WWF has put forward an agenda item for discussion at the 3rd Joint IMO/FAO Working Group on IUU (3rd JWG), to change the current scope of the IMO Numbering Scheme for fishing vessels: from “all steel-hulled vessels of 100GT and above” to “all vessels of whatever size and hull material operating in waters beyond the jurisdiction of the flag State, and those using foreign ports for landings”. This would bring under the Scheme vessels authorized to operate in RFMO areas that are not currently eligible for IMO Numbers, including non-steel hull vessels, and vessels below 100 gross tonnage that operate on the high seas. It would also include all vessels that could be subject to inspection under the Port State Measures Agreement (PSMA).
If this change to the scope of the IMO Numbering Scheme is accepted, perhaps this should also be the range of vessels on which AIS should be made mandatory by flag/ coastal/ port states – something else which could be up for discussion by the 3rd JWG.
This is not to deny the potential use of AIS on smaller fishing vessels operating in their own EEZ’s – which has also been the subject of recent discussions in IUU fora. There is a second AIS unit designed for small vessels, particularly yachts, which would be applicable to small fishing vessels. For these vessels operating in their own EEZ’s, and whose identity is less volatile than most high seas vessels, the MMSI Number, Call Sign or national identification number would be a sufficient identifier within AIS.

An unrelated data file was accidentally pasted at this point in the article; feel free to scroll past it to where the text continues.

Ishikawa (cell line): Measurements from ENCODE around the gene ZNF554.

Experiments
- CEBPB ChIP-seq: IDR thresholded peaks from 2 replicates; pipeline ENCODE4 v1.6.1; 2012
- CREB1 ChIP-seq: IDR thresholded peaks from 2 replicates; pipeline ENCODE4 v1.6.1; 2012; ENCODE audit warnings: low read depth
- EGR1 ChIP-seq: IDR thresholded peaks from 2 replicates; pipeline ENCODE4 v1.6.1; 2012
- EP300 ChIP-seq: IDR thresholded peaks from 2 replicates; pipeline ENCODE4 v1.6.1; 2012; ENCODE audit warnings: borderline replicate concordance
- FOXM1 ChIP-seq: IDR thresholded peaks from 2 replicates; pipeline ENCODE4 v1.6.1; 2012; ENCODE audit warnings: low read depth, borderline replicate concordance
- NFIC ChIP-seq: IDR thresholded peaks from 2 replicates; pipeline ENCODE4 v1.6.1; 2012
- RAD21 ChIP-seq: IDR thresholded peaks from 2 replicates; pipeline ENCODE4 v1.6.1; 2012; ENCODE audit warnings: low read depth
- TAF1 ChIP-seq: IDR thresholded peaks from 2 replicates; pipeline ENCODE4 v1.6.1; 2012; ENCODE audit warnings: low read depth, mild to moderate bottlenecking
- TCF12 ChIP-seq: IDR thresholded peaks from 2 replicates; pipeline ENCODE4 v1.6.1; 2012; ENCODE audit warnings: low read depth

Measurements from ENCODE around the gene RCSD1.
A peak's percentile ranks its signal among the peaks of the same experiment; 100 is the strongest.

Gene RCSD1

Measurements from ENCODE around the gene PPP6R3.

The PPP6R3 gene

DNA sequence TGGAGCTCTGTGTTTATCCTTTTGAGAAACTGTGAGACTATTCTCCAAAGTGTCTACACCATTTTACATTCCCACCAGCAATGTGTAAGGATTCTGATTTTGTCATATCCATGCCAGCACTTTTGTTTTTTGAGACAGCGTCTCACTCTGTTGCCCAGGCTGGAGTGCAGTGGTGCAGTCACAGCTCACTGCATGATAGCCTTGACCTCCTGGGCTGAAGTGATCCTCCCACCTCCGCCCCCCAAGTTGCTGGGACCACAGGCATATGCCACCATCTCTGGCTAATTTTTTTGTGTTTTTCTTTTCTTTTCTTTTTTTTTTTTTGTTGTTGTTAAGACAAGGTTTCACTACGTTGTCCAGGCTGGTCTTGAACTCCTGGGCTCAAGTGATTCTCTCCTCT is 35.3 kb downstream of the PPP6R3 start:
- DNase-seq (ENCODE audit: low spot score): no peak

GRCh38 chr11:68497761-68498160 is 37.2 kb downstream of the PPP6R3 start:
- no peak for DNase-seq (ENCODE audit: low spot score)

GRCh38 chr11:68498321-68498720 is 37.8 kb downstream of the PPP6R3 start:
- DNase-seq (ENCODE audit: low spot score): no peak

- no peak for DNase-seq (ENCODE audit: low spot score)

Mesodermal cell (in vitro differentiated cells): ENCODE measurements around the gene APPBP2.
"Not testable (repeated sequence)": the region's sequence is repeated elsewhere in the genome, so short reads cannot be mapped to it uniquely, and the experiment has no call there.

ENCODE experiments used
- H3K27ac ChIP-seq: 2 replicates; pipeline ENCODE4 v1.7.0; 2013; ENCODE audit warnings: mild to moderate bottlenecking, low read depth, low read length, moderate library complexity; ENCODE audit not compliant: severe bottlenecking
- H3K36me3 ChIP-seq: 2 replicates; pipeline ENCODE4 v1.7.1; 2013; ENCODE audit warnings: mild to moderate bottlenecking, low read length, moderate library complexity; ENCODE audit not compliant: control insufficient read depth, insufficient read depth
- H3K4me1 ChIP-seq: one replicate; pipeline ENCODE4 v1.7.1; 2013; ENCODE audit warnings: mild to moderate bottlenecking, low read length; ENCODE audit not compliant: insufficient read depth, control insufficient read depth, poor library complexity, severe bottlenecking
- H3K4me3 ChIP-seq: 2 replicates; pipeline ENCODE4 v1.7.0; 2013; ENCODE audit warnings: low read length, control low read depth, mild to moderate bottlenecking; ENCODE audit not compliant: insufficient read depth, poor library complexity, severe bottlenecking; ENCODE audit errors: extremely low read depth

Overcoming AIS Fraud
But vessel identity is only one of a number of potential flaws within AIS. There are major problems with AIS fraud under existing mandated regulations, as has been documented on cargo vessels by Windward (PDF). AIS is not tamper-free even under the most rigorous of regulatory systems. Windward also documents examples of obscuring destinations, going dark (i.e turning AIS off), GPS positional manipulation.
Perhaps beyond the resources of the average fisher, nevertheless AIS data needs to be trusted if it is to be used to help identify IUU operators and within seafood traceability.
There is a need, therefore, probably by those organisations already experienced in handling AIS data and vessel identity, to develop applications that can authenticate AIS tracking of fishing vessels, and identify where manipulation might have taken place. Such applications would be looking for any inconsistencies in a continuous AIS track or vessel identity, and are likely to be more effective as AIS coverage increases, with fewer data gaps. These organisations also have their own landside networks of AIS receivers to complement satellite data, which is generally considered important in high density traffic areas – something else that has been overlooked in Google’s satellite application.
Enforcement through Seafood Traceability
Once there are such applications in place that could be operated on a sample risk basis to authenticate the “good guys”, then AIS tracking can be added to the required data tools that can be used by port authorities under PSMA to help identify IUU vessels; and added to the range of data required in traceability by market states and retailers. All of which will push more states and regional organisations to mandate the requirement.
This blog is written by Trevor Downing, Director of TJD Maritime Consultants and a Consultant to WWF.